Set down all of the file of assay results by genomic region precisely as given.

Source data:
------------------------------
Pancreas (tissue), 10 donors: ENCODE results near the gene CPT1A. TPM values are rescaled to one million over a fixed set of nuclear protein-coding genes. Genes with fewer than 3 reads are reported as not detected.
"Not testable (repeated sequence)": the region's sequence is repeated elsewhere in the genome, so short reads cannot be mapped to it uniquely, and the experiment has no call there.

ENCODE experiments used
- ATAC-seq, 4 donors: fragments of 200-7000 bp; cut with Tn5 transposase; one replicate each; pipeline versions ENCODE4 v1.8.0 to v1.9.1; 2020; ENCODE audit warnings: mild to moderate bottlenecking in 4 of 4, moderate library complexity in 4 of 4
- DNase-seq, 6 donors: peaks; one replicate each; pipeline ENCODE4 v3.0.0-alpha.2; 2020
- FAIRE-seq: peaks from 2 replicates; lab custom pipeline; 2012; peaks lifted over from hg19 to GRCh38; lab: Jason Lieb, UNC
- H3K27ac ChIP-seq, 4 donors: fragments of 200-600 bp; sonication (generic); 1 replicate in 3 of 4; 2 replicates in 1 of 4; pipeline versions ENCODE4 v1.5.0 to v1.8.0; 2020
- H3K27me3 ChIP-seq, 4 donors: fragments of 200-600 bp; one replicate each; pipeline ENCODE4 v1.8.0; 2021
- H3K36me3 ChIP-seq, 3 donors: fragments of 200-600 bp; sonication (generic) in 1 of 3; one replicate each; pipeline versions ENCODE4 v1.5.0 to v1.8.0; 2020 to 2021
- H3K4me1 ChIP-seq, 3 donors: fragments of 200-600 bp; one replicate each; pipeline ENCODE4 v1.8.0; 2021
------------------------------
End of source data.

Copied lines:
Pancreas (tissue), 10 donors: ENCODE results near the gene CPT1A. TPM values are rescaled to one million over a fixed set of nuclear protein-coding genes. Genes with fewer than 3 reads are reported as not detected.
"Not testable (repeated sequence)": the region's sequence is repeated elsewhere in the genome, so short reads cannot be mapped to it uniquely, and the experiment has no call there.

ENCODE experiments used
- ATAC-seq, 4 donors: fragments of 200-7000 bp; cut with Tn5 transposase; one replicate each; pipeline versions ENCODE4 v1.8.0 to v1.9.1; 2020; ENCODE audit warnings: mild to moderate bottlenecking in 4 of 4, moderate library complexity in 4 of 4
- DNase-seq, 6 donors: peaks; one replicate each; pipeline ENCODE4 v3.0.0-alpha.2; 2020
- FAIRE-seq: peaks from 2 replicates; lab custom pipeline; 2012; peaks lifted over from hg19 to GRCh38; lab: Jason Lieb, UNC
- H3K27ac ChIP-seq, 4 donors: fragments of 200-600 bp; sonication (generic); 1 replicate in 3 of 4; 2 replicates in 1 of 4; pipeline versions ENCODE4 v1.5.0 to v1.8.0; 2020
- H3K27me3 ChIP-seq, 4 donors: fragments of 200-600 bp; one replicate each; pipeline ENCODE4 v1.8.0; 2021
- H3K36me3 ChIP-seq, 3 donors: fragments of 200-600 bp; sonication (generic) in 1 of 3; one replicate each; pipeline versions ENCODE4 v1.5.0 to v1.8.0; 2020 to 2021
- H3K4me1 ChIP-seq, 3 donors: fragments of 200-600 bp; one replicate each; pipeline ENCODE4 v1.8.0; 2021